Territory Stories

Debates Day 2 - Wednesday 17 May 1995

Details:

Title

Debates Day 2 - Wednesday 17 May 1995

Other title

Parliamentary Record 10

Collection

Debates for 7th Assembly 1994 - 1997; ParliamentNT; Parliamentary Record; 7th Assembly 1994 - 1997

Date

1995-05-17

Notes

Made available by the Legislative Assembly of the Northern Territory

Language

English

Subject

Debates

Publisher name

Legislative Assembly of the Northern Territory

Place of publication

Darwin

File type

application/pdf

Use

Attribution International 4.0 (CC BY 4.0)

Copyright owner

Legislative Assembly of the Northern Territory

License

https://creativecommons.org/licenses/by/4.0/

Parent handle

https://hdl.handle.net/10070/281696

Citation address

https://hdl.handle.net/10070/413973

Page content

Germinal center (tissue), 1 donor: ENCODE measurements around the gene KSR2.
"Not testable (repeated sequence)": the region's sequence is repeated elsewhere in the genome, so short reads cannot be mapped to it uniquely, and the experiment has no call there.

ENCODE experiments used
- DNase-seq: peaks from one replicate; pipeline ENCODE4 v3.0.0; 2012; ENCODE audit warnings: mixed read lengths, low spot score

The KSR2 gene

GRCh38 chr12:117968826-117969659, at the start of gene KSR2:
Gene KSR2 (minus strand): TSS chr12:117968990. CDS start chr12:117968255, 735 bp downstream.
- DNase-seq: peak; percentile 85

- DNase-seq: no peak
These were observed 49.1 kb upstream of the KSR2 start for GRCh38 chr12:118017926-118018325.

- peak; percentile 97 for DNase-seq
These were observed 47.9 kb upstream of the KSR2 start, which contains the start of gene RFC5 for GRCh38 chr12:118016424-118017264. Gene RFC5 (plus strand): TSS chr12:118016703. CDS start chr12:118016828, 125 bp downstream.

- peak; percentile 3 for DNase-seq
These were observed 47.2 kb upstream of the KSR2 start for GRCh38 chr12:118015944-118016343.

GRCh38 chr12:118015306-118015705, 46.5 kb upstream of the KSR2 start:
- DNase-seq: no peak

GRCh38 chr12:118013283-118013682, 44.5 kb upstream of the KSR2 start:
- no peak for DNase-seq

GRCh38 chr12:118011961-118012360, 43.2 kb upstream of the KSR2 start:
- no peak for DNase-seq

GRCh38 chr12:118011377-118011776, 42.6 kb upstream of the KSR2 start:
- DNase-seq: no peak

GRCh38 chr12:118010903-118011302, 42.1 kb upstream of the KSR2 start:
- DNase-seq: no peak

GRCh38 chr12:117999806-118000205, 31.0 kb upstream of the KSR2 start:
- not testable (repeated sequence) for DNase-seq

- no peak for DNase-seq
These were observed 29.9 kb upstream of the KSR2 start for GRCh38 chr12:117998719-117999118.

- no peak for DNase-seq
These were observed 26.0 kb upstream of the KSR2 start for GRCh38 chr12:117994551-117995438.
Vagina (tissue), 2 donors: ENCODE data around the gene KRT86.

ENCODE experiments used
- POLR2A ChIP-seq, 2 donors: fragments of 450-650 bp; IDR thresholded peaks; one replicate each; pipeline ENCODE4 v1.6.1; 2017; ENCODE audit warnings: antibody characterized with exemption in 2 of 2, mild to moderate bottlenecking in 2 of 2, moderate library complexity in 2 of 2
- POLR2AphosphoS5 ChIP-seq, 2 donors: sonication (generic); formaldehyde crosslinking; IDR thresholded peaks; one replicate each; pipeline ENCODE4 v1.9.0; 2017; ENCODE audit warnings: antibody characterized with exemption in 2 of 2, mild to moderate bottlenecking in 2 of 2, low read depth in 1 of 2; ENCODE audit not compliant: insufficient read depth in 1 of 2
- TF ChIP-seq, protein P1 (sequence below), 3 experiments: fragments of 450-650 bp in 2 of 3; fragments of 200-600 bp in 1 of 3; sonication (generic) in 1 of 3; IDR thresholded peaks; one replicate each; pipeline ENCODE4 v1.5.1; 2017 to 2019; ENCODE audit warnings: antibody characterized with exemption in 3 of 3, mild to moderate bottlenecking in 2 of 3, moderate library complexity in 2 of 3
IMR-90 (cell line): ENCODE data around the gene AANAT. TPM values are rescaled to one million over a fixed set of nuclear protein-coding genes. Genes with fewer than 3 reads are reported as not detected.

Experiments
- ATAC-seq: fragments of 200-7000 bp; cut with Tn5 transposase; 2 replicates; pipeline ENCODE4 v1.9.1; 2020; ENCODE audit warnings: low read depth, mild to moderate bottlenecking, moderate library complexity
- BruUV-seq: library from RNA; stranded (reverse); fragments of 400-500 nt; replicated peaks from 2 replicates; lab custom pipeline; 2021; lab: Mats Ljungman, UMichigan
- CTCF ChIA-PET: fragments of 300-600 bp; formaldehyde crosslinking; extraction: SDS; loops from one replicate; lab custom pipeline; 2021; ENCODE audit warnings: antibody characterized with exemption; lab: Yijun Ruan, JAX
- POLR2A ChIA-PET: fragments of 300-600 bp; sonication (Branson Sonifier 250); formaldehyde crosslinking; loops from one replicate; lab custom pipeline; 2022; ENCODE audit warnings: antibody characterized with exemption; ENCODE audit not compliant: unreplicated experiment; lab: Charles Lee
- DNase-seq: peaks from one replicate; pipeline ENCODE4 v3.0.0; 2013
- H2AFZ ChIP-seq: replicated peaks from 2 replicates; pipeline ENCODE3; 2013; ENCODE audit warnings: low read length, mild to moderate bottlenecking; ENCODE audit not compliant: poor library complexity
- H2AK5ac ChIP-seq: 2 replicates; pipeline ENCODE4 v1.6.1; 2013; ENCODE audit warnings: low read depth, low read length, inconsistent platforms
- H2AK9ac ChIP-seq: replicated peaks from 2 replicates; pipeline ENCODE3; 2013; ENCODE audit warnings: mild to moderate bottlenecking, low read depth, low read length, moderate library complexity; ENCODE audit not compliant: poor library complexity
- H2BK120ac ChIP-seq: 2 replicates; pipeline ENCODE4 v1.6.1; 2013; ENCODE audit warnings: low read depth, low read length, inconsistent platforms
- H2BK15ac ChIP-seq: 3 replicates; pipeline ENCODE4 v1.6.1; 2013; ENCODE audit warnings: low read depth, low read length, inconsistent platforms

DEBATES - Wednesday 17 May 1995 Darwin Higher Primary School, Cavenagh Street, and then at the new Darwin High School at Bullocky Point. As a young teenager, he was a troop leader of the 4th Darwin Scout Group based at Berrimah. Many friends influenced his teen years and most are still associated with Darwin and the development of the Territory. They include Don Fuller, Bob Richards, Peter Whelan, Evan Nicholas, Tom Fong, the Clarke brothers - Kevin and Brian - Mike Poulter, Billy Boustead, Barbara Larcombe, Kay Withnall, Keith Glaister, Jimmy Sing and Laurie Kirwan. A memorable annual event was the NT News 15-mile walkabout initiated by that eccentric ex-patriot Englishman, Walking Jimmy Wadsworth. Ted recalls competing in the early 1960s, with Don Fuller, Norm Hawthorne, Ali Muir and others, and one year coming twelfth out of a field of several hundred. At Darwin High School, Ted became a prefect and captain of Todd House in his senior years, and he participated in many drama activities associated with the school and the annual Darwin Eisteddfod. At these events, Ted and his sisters were competitive drama contemporaries of Ros and Judy Brown-Beresford. Ted was an A grade tennis player in the Darwin Tennis Association in the early 1960s, playing for Darwin High with teachers, Don Muller and Peter Turnbull. He also played Aussie Rules, mainly reserve grade, for the Nightcliff Tigers. Don Fuller, Kelvin and Brian Clark and Alan Smith also played for the Tigers. The 1965 grand final, won by the Tigers, was particularly memorable as was the inspirational coaching of Don Bonson. Other football and school friends of those years included John Bonson, Billy Muir, Brian Dixon and Ken Bonson. Ted and all who played football with him during this era feel they owe a debt of gratitude to the famous Territory football families such as the Bonsons and the Muirs. Ted felt that local families like the Ahmats provided enormous encouragement and support both on and off the field. Other influences on Ted were the wide circle of Chinese friends from the Fong Lims and related families - Alec and Norma Fong Lim and Richard and Dale Fong. Most of his fond memories of Darwin are pre-Cyclone Tracy. He spent 9 years at Adelaide University, from 1967 to 1975. In the late 1960s and early 1970s, with friends Don Fuller, Barbara Larcombe, Bob Richards and Peter Whelan, Ted would return home, often by road up the track, each year for Christmas holidays. These were the years of old Darwin with many of the houses built on stilts, a design ideal for tropical, social living, particularly during the Wet. He has particularly fond memories of fishing trips led by Tom (Jnr) and David Fong. After matriculating in 1966 from Darwin High School with leaving honours, Ted enrolled jointly as a trainee high school teacher at Adelaide Teachers College and for a bachelors degree in science at the University of Adelaide. That was on a South Australian government teaching scholarship. However, it was science that excited Teds interest. He resigned as a trainee teacher and did post-graduate research at the University of Adelaide, graduating with a Batchelor of Science degree with honours in 1970, and with a Ph.D which was conferred in 1976. He had studied under Professor Derek Rowley of the Department of Microbiology. The research related to the means of establishing immunity to diseases such as cholera. In January 1976, Ted moved to Canberra to begin an 18-month post-doctoral fellowship at the prestigious John Curtin School for Medical Research at Australian National University. He then spent 3 years in Canada at the Ontario Cancer Institute attached to the University of Toronto, and a further 15 months in England in the transplantation biology section at the


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